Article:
星期六在美国旧金山召开的美国运动学院年会上,有一篇最新、最引人注目的研究文献。它就是南卡罗来纳大学阿诺德公共卫生学院和其他有关研究机构的研究人员整理出的资料,是美国达拉斯的库珀研究所有氧运动中心1971年到2002年间纵向跟踪研究项目的52 656美国成年人健康记录。库珀研究所有氧运动中心对参与的成年人进行过体格检查、身体测试和行为问卷调查,并对他们至少进行过一次跟踪访问。





新奥尔良Ochsner医学中心心血管医疗中心主任Carl J. Lavie博士说:“这些数据有力支持增强身体和延长寿命不必进行激烈运动的观点。” 他还说,“运动锻炼可能有利于防止疾病延长寿命,但并非运动量越大越好,而是运动量越大越有害健康。”



“我们可确切地说,经常跑跑步有利于延长寿命。”在欧洲心血管疾病预防与修复学会上月召开的临床会议上,心脏病专家、论文作者Peter Schnorr如此说。“这个信息告诉我们,实际上,为了健康不必运动过度。”


The Lancet)”杂志的有关锻炼习惯调查研究的一篇文章,进一步地证实了这一论点。该文谈到在416 175台湾成年人中,每周进行92分钟适度锻炼的人,如散步、慢跑、骑自行车的人,寿命延长约三年,死亡风险降低百分之十四。


至于过度锻炼怎么会和在什么程度起到相反作用,目前仍未确定。James H. O’Keefe 博士说:“一般来说,锻炼似乎如同医疗治病一样,收益和反应是一条钟型曲线。” H. O’Keefe 博士是心脏病专家,星期一发表在梅奥临床学术会(Mayo Clinic Proceedings)上以他为第一作者的论文,引起与会者极大兴趣和讨论。该文提出了激烈运动锻炼,特别是跑步,到何种程度是否有可能伤害心脏。

“至今为止,研究结果表明,走路和轻松地跑跑步无论对身体健康,还是对延长寿命都是有好处的。” O’Keefe博士说。“但是,运动量越大、锻炼时间越长,对身体就不一定有好处。”





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Reply Report RonJaDa 2013-3-19 20:02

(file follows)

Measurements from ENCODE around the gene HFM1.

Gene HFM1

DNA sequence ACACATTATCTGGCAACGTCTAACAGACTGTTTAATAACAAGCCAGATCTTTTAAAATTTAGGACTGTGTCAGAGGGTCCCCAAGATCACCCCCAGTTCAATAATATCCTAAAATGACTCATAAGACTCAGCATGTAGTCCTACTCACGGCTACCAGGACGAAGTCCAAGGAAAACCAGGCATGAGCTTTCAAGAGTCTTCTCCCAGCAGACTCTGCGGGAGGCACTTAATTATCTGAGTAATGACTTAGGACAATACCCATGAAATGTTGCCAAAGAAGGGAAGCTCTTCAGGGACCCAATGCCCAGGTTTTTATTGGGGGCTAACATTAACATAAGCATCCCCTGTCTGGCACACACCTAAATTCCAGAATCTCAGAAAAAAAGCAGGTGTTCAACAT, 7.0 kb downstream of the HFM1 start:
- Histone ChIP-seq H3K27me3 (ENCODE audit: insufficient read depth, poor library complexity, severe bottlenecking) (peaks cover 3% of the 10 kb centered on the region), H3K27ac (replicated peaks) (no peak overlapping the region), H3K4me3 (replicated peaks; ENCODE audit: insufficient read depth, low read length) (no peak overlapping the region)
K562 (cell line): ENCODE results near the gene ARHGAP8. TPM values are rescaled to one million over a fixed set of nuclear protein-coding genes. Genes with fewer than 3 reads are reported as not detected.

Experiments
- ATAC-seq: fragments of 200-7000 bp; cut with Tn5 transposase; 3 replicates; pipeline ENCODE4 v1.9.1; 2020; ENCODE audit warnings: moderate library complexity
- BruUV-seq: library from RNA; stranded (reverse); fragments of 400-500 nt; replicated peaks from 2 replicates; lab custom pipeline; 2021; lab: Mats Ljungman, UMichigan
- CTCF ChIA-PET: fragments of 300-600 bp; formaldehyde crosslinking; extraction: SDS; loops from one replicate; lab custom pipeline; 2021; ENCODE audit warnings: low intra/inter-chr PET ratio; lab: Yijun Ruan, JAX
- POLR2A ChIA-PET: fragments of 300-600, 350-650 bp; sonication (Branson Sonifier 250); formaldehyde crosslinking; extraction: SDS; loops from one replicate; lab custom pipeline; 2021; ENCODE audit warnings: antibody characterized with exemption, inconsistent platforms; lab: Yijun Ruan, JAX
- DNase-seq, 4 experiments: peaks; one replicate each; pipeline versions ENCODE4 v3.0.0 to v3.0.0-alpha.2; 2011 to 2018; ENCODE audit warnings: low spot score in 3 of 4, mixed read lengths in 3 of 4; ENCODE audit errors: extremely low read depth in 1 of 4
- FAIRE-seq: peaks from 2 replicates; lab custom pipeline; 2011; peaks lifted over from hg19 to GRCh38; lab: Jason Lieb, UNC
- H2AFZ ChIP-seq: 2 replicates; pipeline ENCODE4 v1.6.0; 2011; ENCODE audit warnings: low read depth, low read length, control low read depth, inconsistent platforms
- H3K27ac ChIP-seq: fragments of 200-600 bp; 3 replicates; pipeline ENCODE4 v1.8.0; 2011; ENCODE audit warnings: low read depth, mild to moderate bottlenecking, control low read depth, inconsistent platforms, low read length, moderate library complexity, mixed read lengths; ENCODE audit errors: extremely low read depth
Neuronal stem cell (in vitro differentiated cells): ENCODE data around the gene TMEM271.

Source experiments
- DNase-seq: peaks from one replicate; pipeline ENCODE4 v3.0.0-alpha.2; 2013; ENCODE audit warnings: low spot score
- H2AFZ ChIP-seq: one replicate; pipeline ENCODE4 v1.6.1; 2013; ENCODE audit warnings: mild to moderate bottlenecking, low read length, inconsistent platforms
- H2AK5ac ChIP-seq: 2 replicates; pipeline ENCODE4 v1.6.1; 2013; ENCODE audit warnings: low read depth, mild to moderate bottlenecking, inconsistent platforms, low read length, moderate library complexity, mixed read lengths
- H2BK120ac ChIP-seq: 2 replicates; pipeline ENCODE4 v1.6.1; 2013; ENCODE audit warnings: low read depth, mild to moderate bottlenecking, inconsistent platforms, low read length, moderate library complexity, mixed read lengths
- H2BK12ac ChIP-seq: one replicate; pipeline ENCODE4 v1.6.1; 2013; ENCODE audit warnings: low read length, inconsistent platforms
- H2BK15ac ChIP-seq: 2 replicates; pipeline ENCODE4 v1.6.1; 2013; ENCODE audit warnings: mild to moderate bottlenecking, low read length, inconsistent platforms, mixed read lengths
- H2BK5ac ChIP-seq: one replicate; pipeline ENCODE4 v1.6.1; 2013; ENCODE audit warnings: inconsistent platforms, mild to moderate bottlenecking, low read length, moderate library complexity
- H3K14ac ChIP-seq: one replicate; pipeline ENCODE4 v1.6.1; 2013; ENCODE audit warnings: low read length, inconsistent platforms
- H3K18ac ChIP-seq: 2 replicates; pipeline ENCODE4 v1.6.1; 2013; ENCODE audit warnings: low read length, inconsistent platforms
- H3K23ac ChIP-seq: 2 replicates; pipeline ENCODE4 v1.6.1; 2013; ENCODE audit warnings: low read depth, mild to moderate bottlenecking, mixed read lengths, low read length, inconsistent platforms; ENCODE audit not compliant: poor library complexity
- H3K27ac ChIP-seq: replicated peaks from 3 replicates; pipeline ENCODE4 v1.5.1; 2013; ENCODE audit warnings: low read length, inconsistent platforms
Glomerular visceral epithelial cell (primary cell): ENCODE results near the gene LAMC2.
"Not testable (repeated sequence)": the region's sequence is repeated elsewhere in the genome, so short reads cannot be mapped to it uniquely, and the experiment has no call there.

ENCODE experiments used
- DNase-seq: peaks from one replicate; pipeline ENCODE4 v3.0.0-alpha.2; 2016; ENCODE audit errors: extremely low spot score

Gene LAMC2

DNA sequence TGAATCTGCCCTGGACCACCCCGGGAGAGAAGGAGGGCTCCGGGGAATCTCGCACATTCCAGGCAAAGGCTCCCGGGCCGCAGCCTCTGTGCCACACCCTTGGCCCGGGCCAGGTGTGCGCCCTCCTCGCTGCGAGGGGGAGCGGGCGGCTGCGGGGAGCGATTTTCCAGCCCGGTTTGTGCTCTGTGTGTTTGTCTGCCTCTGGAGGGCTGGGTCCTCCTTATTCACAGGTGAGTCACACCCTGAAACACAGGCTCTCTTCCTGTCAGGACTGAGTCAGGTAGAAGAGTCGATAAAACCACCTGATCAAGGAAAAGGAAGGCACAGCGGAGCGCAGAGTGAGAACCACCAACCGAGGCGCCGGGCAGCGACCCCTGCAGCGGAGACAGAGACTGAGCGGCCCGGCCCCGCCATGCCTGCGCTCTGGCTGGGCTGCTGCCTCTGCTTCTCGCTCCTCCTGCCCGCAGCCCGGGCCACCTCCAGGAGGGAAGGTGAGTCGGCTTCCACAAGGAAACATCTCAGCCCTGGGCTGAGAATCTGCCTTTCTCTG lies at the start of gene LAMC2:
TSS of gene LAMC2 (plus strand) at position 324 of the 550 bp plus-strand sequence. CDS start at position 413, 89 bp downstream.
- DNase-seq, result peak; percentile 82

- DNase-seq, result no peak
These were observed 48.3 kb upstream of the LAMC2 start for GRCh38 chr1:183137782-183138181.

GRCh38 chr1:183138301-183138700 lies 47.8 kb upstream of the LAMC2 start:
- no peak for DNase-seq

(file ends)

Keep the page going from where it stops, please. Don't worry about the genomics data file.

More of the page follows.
Thanks for your repost.  I found this article very interesting. I always knew that while walking and jogging were beneficial and running was harmful to most people (joints) I had never seen this report. It would be interesting to see a comparison between jogging and swimming as I have always been toldt he best exercise is swimming.

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  • Moderation as the Sweet Spot for Exercise(Repost) 2013-3-19 20:02

    Thanks for your repost.  I found this article very interesting. I always knew that while walking and jogging were beneficial and running was harmful to most people (joints) I had never seen this report. It would be interesting to see a comparison between jogging and swimming as I have always been toldt he best exercise is swimming.